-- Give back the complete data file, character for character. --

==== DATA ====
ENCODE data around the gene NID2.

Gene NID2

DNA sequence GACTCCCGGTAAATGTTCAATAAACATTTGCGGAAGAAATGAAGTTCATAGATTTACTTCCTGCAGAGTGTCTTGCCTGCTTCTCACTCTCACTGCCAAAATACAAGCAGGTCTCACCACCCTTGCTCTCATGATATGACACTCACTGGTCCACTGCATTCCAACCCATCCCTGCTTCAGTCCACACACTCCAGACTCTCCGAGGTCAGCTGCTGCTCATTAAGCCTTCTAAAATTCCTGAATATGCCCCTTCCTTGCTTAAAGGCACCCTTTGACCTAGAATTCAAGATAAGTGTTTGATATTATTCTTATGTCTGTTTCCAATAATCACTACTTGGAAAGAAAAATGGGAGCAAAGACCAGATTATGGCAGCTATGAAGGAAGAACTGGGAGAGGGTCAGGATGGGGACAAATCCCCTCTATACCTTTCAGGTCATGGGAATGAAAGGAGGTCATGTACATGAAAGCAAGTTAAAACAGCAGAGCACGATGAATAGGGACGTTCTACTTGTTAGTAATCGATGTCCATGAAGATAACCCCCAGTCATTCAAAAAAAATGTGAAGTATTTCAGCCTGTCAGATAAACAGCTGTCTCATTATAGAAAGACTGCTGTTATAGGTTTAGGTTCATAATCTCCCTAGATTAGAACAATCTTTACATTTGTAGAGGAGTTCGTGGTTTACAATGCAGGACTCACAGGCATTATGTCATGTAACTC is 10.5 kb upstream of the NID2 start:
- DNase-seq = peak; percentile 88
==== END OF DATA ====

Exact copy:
ENCODE data around the gene NID2.

Gene NID2

DNA sequence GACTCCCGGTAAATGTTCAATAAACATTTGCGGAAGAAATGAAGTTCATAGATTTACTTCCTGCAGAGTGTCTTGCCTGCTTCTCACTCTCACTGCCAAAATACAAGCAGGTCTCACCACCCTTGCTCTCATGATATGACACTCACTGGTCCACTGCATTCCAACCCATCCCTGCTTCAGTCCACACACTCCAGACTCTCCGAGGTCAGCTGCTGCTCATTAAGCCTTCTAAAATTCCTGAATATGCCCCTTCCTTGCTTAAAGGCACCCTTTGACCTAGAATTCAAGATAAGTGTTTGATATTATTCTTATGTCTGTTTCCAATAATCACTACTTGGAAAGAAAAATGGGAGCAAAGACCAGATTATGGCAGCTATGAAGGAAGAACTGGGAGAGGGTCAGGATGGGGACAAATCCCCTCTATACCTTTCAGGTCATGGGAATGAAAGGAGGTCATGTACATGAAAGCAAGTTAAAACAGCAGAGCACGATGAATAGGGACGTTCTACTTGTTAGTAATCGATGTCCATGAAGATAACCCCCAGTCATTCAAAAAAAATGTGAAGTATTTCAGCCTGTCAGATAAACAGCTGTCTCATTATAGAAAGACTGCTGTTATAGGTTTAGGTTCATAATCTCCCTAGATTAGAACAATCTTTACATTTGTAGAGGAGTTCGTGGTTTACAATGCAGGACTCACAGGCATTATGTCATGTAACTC is 10.5 kb upstream of the NID2 start:
- DNase-seq = peak; percentile 88